Functional compatibility risk and consumer preference for product bundles

Abstract

The authors report the results of an experiment examining the effect of functional compatibility risk on consumer’ preference for product bundles vis-à-vis separate items. In a laboratory experiment, 90 undergraduate business students were asked to choose bundled or unbundled stereo equipment after reading product information that either did or did not prime fears of functional compatibility risk. The results indicate that heightening the salience of functional compatibility risk may be a practical way for marketers to increase consumer’ choice of bundled products, particularly among consumers who are more uncertain of their product knowledge.

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Correspondence to Judy Harris.

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Judy Harris (jharris@bus.ucf.edu) is an assistant professor of marketing at the University of Central Florida. She received her doctorate from the University of Houston. Her work has been published in theJournal of Retailing, theJournal of Advertising Research, theJournal of Consumer Research, theJournal of Applied Social Psychology, Psychology & Marketing, and other publications.

Edward A. Blair (blair@uh.edu) is a professor and chair in the Department of Marketing and Entrepreneurship at the Bauer College of Business, University of Houston. He is the author of several books, along with numerous research papers that have been published in journals such as theJournal of Marketing, theJournal of Marketing Research, theJournal of Consumer Research, Public Opinion Quarterly, and elsewhere. He has served on the editorial boards of theJournal of Marketing Research, theJournal of the Academy of Marketing Science, and theJournal of Business Research.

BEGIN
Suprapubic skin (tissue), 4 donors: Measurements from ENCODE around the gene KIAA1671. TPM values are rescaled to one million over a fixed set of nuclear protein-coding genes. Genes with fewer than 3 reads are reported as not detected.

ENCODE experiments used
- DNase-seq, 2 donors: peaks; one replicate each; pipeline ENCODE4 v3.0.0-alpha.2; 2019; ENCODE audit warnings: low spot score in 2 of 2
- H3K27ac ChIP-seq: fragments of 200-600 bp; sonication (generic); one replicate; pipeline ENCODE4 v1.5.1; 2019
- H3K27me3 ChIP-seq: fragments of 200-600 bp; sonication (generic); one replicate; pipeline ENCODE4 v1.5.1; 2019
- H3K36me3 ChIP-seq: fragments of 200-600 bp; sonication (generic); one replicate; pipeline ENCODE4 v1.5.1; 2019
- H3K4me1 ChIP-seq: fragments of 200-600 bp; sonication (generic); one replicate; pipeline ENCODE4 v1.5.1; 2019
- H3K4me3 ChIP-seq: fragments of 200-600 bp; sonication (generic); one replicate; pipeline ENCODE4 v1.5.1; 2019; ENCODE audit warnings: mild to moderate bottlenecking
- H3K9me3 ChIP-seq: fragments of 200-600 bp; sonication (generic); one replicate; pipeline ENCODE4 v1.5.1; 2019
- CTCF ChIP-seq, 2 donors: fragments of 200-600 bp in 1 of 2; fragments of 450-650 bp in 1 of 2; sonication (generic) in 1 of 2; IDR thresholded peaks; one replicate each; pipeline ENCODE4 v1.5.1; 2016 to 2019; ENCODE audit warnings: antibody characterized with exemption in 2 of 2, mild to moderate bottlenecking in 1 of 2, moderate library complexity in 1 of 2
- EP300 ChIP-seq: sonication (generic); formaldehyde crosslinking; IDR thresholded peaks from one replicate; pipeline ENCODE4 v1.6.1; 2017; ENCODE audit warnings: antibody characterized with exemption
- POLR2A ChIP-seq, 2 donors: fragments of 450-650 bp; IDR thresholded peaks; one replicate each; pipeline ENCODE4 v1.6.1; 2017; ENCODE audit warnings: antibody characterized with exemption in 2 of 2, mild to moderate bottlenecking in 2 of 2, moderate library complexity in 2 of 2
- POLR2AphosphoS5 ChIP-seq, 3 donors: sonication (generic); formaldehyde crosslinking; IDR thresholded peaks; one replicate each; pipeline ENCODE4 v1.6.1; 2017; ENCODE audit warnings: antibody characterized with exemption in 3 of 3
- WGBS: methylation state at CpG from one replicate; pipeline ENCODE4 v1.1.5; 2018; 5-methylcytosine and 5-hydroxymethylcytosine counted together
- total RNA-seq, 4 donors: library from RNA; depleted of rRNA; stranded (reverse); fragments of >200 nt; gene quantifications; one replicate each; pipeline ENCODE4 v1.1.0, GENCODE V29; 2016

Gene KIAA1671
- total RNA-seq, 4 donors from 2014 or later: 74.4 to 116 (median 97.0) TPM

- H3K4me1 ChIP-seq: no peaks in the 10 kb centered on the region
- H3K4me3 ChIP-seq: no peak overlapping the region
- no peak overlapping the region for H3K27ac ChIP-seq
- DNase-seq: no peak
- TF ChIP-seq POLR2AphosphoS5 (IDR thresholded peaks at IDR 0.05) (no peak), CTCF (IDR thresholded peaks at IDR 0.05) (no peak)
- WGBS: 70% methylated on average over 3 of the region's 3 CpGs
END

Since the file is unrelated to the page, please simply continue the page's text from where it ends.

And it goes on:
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Harris, J., Blair, E.A. Functional compatibility risk and consumer preference for product bundles. J. of the Acad. Mark. Sci. 34, 19–26 (2006). https://doi.org/10.1177/0092070305281708

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Keywords

  • bundling
  • priming
  • functional risk
  • performance risk
  • knowledge uncertainty